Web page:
27 Feb Timeshare Sales Jobs: A Day in the Life of a Salesman
“You know what two things we all have in common? We are all exceptionally greedy and lazy.”
This was one of the tidbits of daily wisdom I received from one of the veterans of the game, having been at different timeshares sales jobs for 20 years. On the surface, this seems extremely disparaging and a grand generalization. But what he was referring to was the nature of timeshares sales: fast money, hard cash in hand, and a 25-hour workweek.
Things do in fact look pretty rosy from a bird’s eye view at timeshare sales jobs. A typically day starts off with arriving at the resort by 8 am., where you usually b-line straight to the pastry assortment and coffee area. Then the chain smokers (everyone) go outside for a few drags before the game begins. At 8:15, the sales staff is in the customer staging area where they erupt into applause and loud cheering (“YAHH”, “WhooA”, etc.) as the manager takes the center stage to evangelicalize the troops with a “pep talk”. I liken it to the rally speech a football coach gives his players before the big game, except with a lot more insidious advice on duplicity (and yellow teeth).
After the pep rally, everyone settles down and waits for the customers to come in. One of the benefits of timeshare sales jobs, is that you don’t need to hustle to find clients, the Off Property Contacts have already bribed them with gifts at the airport or town center to come to you, so you just have to sit back and enjoy the endless amounts of coffee, cigarettes, and despicable stories your colleagues tell.
However, all is not always merry in Eden. The success of a salesman not only lies in his salesmanship ability, but also in the amount of opportunity and quality of opportunity he has to sell. Most timeshares nowadays use a “love line” system, where management makes the call on who gets a tour based on previous sales. So if management also has a liberal arts education, a laidback-friendly demeanor, and a progressive outlook toward style (a manicured man-beard), you are a made-man. My managers are overweight conservative Texans with gold teeth who served in both Gulf wars. I am Golden.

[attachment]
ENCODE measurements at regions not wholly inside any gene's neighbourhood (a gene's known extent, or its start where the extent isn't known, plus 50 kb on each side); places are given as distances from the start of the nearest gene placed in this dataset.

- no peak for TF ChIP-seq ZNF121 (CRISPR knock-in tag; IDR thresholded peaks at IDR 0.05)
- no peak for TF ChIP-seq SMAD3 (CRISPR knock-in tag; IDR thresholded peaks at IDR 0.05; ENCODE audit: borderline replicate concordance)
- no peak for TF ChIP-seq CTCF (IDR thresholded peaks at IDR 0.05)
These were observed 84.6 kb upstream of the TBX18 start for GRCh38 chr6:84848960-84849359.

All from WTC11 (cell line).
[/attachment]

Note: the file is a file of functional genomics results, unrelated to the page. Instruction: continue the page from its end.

However, despite the “love line” system, the official party line is that the person who gets the first client (tour) was the one who had the last sale. So if three people sold a timeshare the previous day, then they would be the first ones to get a tour that day. While this may seem like a pretty sound system, it is brutal if you are a new, inexperienced salesperson, or someone that management just doesn’t like. They can basically starve you out as you come in day after day with no happy tourists to screw and thus make no money.
If you are fortunate enough to get a tour that day, the primary objective of a “liner” (opening salesperson) is to basically just get the people to like you. Make them your friend. Make them have fun. Then make them give you their credit card. You take them to a “nice” buffet lunch and then tour the property with them. (Sidenote- apparently my resort is an exemplar of employee relations, as many other timeshare do not let their sales people eat at the breakfast/lunch. They are forced to sit there and watch the clients eat). After the tour, you sit them down, call over a manager and say, “Well, Mr. and Mrs. Buttersworth just love everything about our property, they just love it, the only question we have is about the money. Can you help us? Can you help us find the money?”
Then the manager comes in and does a back and forth dance with your client acting a miracle worker as you pray to the gods of fortune that you have landed a person who can’t do math. If you get lucky, the person buckles, and the “room boy” (a Mexican 15 year old kid) brings over a bottle of cheap champagne and balloons. Everyone then claps, cheers, and congratulates our newest members. The managers like you. You are a hero keeping their pockets full. They may even give you an advance and throw you a few thousand pesos before you leave that day. If not, you wait until Friday to get paid out the rest of your commission in cash. And thus, the cycle of being only as worthy as your last sale is created. Hero or zero.
Alternatively, if you did not get a tour, you sit and sulk in the corner as you watch other salespeople laugh, drink, and make money. You go to the employee cafeteria for lunch where you eat garbage and think about how terrible your life is as you watch other unpopular salespeople stare at their “food” in equal gloom and despair.
However, there is one major bright spot in this feast or famine career: the managers’ close the sales room by 2pm or earlier. So here is where the magic happens. In theory, you could work basically a half a day, five days a week, in a beautiful mirage paradise and if you can sell, you can live like a king. If you can’t sell, you are fucked and end up on the street corner with the rest of the unwanteds. It is quintessentially the American economic system – with the dream in this case being able to successfully con at least one vacationer a week. Enough to keep you living pretty in the new frontier. Amen.